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Starfish Blamed For Great Barrier Reef Coral Loss

Over the past 27 years, Australia's Great Barrier Reef has lost half of its live coral cover, and a type of starfish is partly to blame for the alarming decline. Mark Eakin, head of NOAA's Coral Reef Watch program, discusses how to save the world's largest coral reef system.

Transcript

IRA FLATOW, HOST:

This is SCIENCE FRIDAY, I'm Ira Flatow. Australia's Great Barrier Reef is in trouble. In the last 27 years, the world's largest coral reef system has lost 50 percent of its coral cover, and if this trend continues, the amount of coral could halve again by 2022.

According to researchers at the Australian Institute of Marine Science, 10 percent of the loss was from coral bleaching, which is primarily caused by warming ocean temperatures; 48 percent from storm damage; and 42 percent of the loss was caused by hordes of starfish that prey upon the live coral.

Why are these starfish such voracious predators? What needs to be done to save the Great Barrier Reef? Mark Eakin is the coordinator of the Coral Reef Watch Program at the National Oceanic and Atmospheric Administration in College Park. Welcome to SCIENCE FRIDAY.

MARK EAKIN: Thank you, very glad to be with you, Ira.

FLATOW: You're welcome. Are you surprised by the amount of coral cover that has been lost in this, 50 percent in 27 years?

EAKIN: Well, you know, it's a combination of two things. We look at it, and it's shocking when you see something this big this fast. But the sort of declines that we're seeing are things that we've been expecting to happen to coral reefs because of all of the threats that are facing them.

So shocking in a way but not entirely unexpected.

FLATOW: Tell us about this starfish that seems to be a voracious predator there.

EAKIN: Well, crown-of-thorn starfish are found across much of the Pacific Ocean and Indian Oceans. They are - they're about dinner-plate size, multiple arms, have little thorn-like spines coming out of them. They're also quite venomous. So the last thing you want to do is touch one and have it prick you, and it can cause paralysis.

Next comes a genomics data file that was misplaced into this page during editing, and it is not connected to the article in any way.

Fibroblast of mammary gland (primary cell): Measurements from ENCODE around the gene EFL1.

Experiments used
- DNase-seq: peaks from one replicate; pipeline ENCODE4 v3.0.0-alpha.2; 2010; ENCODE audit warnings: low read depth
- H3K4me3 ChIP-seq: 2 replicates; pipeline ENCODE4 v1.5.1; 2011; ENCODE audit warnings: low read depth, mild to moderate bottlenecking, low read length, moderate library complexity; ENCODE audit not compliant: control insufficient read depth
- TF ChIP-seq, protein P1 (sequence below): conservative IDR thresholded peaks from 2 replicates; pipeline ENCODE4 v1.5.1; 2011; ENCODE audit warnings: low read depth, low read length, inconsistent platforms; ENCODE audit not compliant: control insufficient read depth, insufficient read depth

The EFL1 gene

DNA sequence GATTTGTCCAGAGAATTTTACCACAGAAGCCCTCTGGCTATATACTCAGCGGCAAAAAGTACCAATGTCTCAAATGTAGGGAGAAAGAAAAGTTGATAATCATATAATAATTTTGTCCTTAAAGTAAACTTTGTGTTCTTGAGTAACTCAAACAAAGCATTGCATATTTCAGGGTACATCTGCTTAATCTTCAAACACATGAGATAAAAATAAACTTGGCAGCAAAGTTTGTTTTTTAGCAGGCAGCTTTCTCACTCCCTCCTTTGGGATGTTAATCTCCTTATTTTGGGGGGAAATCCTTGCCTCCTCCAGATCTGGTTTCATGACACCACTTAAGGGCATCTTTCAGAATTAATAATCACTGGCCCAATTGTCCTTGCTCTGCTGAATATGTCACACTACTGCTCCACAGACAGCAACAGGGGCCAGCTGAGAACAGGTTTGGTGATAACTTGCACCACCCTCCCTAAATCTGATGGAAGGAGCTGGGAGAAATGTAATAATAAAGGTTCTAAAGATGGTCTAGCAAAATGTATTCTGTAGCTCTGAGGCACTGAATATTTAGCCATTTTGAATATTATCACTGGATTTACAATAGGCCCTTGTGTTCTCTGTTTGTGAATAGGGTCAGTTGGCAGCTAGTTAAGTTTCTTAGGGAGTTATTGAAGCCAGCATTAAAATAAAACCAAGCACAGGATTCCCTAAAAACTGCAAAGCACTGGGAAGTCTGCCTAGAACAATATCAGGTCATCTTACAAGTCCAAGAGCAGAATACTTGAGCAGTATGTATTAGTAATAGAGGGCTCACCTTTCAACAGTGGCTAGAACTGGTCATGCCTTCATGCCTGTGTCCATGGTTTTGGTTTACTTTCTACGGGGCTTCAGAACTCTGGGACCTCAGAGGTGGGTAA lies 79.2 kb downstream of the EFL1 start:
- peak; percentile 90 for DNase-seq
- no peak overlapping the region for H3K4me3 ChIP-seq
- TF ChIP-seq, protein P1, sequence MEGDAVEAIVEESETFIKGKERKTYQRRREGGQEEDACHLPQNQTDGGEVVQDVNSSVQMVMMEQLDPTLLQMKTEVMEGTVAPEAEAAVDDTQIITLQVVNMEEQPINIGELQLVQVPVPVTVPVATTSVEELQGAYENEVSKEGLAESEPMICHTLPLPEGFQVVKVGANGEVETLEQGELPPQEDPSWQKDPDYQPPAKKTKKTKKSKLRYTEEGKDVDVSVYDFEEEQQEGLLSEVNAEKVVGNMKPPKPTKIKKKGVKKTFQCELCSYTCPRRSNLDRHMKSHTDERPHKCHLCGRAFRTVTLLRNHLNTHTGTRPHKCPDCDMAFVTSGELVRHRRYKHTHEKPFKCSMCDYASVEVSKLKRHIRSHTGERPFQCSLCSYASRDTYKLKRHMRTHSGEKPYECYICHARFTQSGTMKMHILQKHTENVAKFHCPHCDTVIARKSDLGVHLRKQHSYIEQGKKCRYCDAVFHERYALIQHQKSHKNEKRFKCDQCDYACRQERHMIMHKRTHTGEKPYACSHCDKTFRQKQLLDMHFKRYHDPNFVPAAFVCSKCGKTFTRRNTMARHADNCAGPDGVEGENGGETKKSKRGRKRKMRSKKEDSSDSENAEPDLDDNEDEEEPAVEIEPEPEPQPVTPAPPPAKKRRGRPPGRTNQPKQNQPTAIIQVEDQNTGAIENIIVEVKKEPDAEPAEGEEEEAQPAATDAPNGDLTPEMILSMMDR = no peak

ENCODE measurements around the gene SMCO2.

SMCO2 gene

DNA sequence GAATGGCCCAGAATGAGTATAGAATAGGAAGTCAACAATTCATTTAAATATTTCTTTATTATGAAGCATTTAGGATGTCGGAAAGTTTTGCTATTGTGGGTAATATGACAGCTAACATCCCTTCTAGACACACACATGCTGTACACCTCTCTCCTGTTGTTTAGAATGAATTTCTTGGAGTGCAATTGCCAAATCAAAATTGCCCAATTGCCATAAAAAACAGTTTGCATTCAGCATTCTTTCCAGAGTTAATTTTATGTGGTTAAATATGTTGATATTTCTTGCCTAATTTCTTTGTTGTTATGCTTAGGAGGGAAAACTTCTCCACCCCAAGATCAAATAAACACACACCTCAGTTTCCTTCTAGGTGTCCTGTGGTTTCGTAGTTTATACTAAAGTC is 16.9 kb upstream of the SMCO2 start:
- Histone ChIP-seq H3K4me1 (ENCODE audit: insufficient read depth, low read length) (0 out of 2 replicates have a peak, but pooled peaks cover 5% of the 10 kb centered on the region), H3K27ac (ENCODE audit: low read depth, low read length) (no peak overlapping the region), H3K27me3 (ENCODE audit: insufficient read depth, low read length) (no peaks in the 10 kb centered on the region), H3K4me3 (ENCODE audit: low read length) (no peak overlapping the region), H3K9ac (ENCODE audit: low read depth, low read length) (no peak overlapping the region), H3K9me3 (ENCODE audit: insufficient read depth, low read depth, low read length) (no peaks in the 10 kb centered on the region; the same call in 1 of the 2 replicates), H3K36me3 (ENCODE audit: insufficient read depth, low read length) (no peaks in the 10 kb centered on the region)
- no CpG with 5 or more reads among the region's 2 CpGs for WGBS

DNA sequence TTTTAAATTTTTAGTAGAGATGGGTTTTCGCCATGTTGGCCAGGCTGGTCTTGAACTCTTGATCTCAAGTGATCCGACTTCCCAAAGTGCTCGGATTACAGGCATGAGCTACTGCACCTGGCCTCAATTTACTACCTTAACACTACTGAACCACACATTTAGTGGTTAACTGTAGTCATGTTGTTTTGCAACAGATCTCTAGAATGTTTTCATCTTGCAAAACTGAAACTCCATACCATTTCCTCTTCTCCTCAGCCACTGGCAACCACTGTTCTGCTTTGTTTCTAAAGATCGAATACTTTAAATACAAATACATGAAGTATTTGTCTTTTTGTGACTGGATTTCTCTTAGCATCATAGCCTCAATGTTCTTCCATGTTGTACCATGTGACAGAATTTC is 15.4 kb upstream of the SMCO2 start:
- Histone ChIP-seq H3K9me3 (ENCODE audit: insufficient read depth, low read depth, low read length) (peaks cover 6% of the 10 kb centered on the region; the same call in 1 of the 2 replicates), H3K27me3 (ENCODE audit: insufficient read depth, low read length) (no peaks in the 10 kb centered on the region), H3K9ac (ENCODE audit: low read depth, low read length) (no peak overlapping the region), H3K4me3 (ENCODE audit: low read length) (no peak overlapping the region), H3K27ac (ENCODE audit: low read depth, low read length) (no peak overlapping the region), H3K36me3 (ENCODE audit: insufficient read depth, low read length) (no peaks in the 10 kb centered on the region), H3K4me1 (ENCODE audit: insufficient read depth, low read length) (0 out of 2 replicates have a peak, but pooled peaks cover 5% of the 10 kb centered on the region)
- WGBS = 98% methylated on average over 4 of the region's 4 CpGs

But the important part for the corals is that these things are wonderful eating machines. They move slowly across the reef. They actually invert their stomach onto the corals and dissolve the coral tissue, you know, digesting it as they go. And they leave (technical difficulties) white behind them as they move forward.

FLATOW: So they're like little bulldozers.

EAKIN: Yeah, it's sort of like bulldozers. It's almost more like having a wave of people with flamethrowers going through the brush. You know, the coral physically is left behind, but it's all dead.

FLATOW: Do they have any natural enemies that might, you know, come out and eat them?

EAKIN: They do, but they won't help much in this case. There's a type of snail that eats them that unfortunately is also popular in the curio trade, but their numbers were never huge. There's some - actually some very small shrimp that will eat them, but, you know, there's only so much they can do.

When you have these outbreaks, the numbers of starfish are so much that it's beyond what any of their predators can do anything about.

FLATOW: And these are not your run-of-the-mill, see-them-on-the-beach five-legged starfish, are they?

EAKIN: No, no, I mean, they look like monsters. If you wanted to - you know, if you were to blow one of these things up really big, you could use it in a sci-fi movie.

(LAUGHTER)

FLATOW: No kidding? It's that ferocious-looking?

EAKIN: They look nasty. I mean, they're not your, as you say, your friendly hang-on-the-wall starfish. This is a thorny-looking, multi-armed feeding machine.

FLATOW: So if they don't have any natural enemies that can decrease their population, what can you do about them?

EAKIN: Well, this is really getting at the question not just for the starfish but for what you can do for coral reefs. So we've been working, in fact, with the Australians for a while, dealing with the issues of resilience to climate change. And the two things we need to do is we really need to deal with those local stresses to coral reefs to make the reefs healthier so that while we're working on solving the climate change issues, reducing the amount of CO2 in the atmosphere - we're already at too high a level.